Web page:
Gary Johnson Continues to Avoid the Third-Party Fade
The Libertarian maintains support while the Green recedes, as the campaign enters what has historically been the best stretch for third-party candidates.
The Wall Street Journal does a nice job today mashing up Gallup's useful historical charts of third-party presidential polling, which has shown consistent, across-the-board collapses between mid-June and mid-September, with this year's numbers from Libertarian Gary Johnson and Jill Stein, which have shown no such thing. Take a look:
Ipsos President of U.S. Public Affairs Clifford Young tells the Journal that, "I believe this year third parties will outperform the historical average," and the Johnson/Stein data above certainly support that claim, but what of the 50 blank days going forward?
Two things jump out from the chart: 1) Check out those October bounces for Perot (twice) and even Ralph Nader, before a last-ditch November collapse, despite the fact that only '92 Perot was allowed to participate in the presidential debates. 2) If you squint really hard at the most recent trends for Johnson and Stein, there's a suggestion that things seem to be inching downward.
Are they really? Let's check. So in mid-August, when the Commission on Presidential Debates named the five national polls it would be averaging to determine whether third-party candidates met its (arbitrarily high) 15 percent threshold, Johnson across those five polls was averaging 9.8 percent, Stein 4.7 percent in the three polls that then included her. With the long-awaited release yesterday of the NBC News/Wall Street Journal poll, which had the percentages at 43-37-9-3 for Clinton-Trump-Johnson-Stein, that knocks the five-poll averages for Johnson-Stein to 8.2 percent and 2.8 percent. So that's definitely downward, right?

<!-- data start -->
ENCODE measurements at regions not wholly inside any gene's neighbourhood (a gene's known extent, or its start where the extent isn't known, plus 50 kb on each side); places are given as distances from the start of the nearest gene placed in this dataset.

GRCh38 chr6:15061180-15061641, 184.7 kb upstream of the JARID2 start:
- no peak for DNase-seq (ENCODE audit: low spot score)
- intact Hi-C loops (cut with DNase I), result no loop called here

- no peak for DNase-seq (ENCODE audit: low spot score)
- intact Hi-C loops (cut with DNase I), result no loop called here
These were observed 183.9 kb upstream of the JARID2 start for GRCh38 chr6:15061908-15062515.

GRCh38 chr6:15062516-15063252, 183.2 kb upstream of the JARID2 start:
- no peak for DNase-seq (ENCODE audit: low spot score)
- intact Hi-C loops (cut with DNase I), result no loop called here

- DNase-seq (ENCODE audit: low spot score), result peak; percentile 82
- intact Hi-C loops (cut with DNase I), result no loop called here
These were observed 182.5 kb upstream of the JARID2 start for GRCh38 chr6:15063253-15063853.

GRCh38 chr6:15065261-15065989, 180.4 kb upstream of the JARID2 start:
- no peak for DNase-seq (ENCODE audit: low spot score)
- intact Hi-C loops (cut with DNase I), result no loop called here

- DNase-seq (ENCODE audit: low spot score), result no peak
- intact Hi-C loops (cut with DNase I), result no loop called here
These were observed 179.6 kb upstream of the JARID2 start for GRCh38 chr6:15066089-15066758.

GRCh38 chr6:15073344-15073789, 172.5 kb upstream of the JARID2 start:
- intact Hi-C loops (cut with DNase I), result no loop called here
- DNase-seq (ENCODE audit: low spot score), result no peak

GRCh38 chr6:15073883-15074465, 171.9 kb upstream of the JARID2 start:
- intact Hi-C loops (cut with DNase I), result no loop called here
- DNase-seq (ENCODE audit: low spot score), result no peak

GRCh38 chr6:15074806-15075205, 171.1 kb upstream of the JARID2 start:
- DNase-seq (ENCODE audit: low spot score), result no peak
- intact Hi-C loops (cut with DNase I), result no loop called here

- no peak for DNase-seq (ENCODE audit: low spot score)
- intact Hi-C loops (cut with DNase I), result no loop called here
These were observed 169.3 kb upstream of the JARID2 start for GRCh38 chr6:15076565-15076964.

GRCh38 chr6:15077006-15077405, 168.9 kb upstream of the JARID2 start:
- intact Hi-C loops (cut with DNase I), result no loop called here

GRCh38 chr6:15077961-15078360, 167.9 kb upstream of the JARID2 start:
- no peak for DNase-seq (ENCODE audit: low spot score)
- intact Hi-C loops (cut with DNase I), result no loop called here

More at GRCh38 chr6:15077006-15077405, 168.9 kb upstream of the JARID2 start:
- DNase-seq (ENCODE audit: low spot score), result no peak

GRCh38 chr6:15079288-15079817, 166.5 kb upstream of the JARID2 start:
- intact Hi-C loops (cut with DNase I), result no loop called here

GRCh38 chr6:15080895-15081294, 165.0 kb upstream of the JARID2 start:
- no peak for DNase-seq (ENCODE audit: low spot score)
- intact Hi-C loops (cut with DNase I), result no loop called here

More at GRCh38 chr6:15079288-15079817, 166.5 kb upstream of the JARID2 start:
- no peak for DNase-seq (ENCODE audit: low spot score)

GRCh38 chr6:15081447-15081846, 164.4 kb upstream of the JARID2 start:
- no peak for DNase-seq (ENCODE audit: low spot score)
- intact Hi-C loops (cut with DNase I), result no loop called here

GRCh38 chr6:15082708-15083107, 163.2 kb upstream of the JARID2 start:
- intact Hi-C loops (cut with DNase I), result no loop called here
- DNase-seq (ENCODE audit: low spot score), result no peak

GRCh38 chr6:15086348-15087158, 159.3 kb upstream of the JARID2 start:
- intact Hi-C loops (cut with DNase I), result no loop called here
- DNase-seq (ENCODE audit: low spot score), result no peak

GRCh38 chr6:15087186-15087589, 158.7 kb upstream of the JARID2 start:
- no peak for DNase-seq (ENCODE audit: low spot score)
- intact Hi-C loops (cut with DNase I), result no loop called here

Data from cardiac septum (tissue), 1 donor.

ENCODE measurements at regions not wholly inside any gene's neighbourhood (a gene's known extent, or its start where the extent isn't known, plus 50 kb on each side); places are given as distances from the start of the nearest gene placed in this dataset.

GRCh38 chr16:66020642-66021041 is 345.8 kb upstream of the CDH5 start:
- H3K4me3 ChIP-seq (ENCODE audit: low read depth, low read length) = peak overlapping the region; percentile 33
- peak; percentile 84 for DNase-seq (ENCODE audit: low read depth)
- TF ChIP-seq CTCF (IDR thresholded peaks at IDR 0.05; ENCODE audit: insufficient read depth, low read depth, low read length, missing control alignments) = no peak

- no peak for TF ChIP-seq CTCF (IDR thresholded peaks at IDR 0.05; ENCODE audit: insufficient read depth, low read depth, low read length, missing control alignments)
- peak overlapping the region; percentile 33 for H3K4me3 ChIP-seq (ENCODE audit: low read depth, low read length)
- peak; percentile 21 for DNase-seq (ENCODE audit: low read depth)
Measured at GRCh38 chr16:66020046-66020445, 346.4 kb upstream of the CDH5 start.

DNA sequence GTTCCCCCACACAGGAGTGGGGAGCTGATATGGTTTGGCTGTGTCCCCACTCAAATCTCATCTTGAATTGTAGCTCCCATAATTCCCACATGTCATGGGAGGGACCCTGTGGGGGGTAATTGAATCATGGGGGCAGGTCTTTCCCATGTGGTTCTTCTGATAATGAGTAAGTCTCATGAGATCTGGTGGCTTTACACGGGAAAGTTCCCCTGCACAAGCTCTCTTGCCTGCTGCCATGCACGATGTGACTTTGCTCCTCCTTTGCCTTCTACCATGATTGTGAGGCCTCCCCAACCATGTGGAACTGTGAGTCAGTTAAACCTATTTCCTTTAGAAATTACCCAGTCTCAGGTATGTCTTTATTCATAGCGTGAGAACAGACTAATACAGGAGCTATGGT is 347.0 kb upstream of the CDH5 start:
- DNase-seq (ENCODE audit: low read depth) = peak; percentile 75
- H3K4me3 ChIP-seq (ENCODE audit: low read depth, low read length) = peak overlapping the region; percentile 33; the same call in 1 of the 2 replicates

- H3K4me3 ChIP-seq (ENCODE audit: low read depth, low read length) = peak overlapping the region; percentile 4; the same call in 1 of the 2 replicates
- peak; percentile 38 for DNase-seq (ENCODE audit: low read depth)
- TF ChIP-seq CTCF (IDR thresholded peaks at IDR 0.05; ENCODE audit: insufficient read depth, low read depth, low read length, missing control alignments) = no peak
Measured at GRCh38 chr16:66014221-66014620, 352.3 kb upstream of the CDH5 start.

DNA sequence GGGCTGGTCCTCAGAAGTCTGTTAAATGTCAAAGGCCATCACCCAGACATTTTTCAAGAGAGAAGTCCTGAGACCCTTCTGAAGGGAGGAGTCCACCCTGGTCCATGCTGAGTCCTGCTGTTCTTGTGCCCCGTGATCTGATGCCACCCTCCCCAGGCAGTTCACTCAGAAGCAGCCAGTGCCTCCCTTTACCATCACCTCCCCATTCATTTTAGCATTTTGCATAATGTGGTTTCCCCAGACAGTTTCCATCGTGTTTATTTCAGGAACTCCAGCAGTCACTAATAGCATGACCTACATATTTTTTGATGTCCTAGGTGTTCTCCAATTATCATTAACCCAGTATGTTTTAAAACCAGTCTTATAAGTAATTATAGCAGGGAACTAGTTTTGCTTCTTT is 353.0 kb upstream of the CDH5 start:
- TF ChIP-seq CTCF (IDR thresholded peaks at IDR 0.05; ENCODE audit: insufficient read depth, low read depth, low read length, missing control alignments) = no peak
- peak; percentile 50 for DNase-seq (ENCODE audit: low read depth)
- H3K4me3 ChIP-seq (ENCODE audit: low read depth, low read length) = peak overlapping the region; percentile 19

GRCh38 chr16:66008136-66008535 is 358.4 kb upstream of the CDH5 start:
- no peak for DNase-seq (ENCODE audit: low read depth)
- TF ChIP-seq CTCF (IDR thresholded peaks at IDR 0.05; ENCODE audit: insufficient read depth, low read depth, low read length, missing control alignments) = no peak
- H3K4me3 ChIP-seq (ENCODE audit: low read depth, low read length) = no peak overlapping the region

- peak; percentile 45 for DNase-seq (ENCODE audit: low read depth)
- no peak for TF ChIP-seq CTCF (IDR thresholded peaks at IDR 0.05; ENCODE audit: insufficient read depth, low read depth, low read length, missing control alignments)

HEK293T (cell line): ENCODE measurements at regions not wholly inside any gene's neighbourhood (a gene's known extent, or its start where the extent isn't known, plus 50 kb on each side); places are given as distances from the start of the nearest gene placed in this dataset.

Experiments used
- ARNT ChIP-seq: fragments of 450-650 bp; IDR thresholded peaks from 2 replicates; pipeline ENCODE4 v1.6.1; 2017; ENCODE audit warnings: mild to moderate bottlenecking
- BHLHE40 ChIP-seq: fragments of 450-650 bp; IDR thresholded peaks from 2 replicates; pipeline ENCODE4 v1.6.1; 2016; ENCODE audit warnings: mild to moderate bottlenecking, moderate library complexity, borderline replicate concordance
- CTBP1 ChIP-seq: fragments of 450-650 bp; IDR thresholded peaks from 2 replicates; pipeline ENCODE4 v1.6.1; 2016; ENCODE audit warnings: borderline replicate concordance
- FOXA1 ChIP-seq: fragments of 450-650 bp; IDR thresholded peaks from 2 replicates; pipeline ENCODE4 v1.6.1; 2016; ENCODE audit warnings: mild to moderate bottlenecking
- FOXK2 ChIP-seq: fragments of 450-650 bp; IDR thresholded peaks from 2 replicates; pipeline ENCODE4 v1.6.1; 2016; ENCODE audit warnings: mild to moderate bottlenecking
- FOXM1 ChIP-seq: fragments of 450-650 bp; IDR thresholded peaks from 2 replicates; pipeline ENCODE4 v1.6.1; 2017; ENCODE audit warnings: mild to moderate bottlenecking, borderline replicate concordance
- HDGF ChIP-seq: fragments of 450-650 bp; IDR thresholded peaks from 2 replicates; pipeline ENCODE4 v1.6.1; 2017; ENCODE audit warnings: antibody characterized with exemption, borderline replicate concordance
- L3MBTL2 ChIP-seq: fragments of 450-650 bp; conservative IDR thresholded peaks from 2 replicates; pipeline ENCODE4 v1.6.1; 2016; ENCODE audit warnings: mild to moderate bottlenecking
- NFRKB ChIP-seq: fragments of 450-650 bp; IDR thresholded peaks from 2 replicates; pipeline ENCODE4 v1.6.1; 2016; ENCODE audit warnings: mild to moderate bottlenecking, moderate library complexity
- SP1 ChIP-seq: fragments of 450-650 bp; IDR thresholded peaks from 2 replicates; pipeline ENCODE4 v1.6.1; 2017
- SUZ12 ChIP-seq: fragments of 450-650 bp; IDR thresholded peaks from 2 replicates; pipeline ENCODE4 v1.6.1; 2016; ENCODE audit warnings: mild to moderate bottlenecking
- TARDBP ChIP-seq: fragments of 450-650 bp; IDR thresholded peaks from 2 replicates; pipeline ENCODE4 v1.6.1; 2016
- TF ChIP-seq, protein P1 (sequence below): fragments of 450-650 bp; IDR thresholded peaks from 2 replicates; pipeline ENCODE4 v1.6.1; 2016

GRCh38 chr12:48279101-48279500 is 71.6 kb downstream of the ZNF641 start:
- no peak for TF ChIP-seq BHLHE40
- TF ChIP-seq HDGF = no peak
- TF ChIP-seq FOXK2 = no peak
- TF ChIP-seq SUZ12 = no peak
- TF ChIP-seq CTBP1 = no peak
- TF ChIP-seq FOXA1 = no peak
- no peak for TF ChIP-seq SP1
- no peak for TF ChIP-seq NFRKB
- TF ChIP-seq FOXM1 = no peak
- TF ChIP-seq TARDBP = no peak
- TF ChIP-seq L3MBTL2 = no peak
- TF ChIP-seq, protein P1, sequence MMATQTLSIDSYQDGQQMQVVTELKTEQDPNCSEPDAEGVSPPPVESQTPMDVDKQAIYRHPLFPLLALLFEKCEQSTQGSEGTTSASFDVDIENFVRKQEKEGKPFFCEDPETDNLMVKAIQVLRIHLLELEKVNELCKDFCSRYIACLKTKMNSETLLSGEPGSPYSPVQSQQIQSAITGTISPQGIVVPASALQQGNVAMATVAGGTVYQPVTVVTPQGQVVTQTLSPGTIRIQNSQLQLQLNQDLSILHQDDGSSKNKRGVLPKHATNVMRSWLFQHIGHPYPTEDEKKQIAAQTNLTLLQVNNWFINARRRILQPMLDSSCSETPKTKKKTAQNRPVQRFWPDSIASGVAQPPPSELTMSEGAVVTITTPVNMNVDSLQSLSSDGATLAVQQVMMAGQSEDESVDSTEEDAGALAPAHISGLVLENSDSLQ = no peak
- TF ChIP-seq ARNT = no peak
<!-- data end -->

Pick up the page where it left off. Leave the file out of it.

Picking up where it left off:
For Stein, yes. For Johnson, it's slightly less clear, because of the inevitably downward effect of adding Jill Stein as an option in two of the polls (in the three other polls, his decline was more modest, from 9.0 percent to 8.3 percent). The polls have also begun graduating from "registered voters" to "likely voters," which alters the results slightly in an anti-third-party direction.
But to answer the question more thoroughly than the Big Five basket allows, I cobbled together an apples-to-apples comparison of the last two polls from 11 different agencies that have A) conducted their most recent survey in September, and B) included Jill Stein in both. The 11 polls include four of the Big Five (NBC/WSJ, Fox News, CNN/ORC, and ABC News/Washington Post), plus Reuters/Ipsos, Economist/YouGov, NBC News/Survey Monkey, Quinnipiac, Morning Consult, Gravis Marketing/Breitbart, and Pew Research Center. Here are the latest new-poll averages for Johnson and Stein, versus the averages for those same polls the time before:
NEW: GJ 8.6%*, JS 2.7%
OLD: GJ 8.5%*, JS 3.5%
To be honest, I am surprised by those numbers. Not Stein's evident slippage in the face of a tightening election (and subsequent heightened scrutiny of her views), but Johnson's lack thereof. Now, it could be that Hillary Clinton's ham-handed Millennials panic could nevertheless lure some anti-Trump young'uns out of the Johnson camp. It's possible that when you focus more on state numbers (which I will be doing in this space soon) that the erosion starts to materialize. And obviously much will depend on the national reaction to Monday's Libertarian-less debate. But for now, evidence of Gary Johnson's nosedive remains stubbornly elusive on a national-poll level, while he heads into a 40-day stretch that has historically been among the best for third-party presidential candidates.
* Originally had those two figures reversed.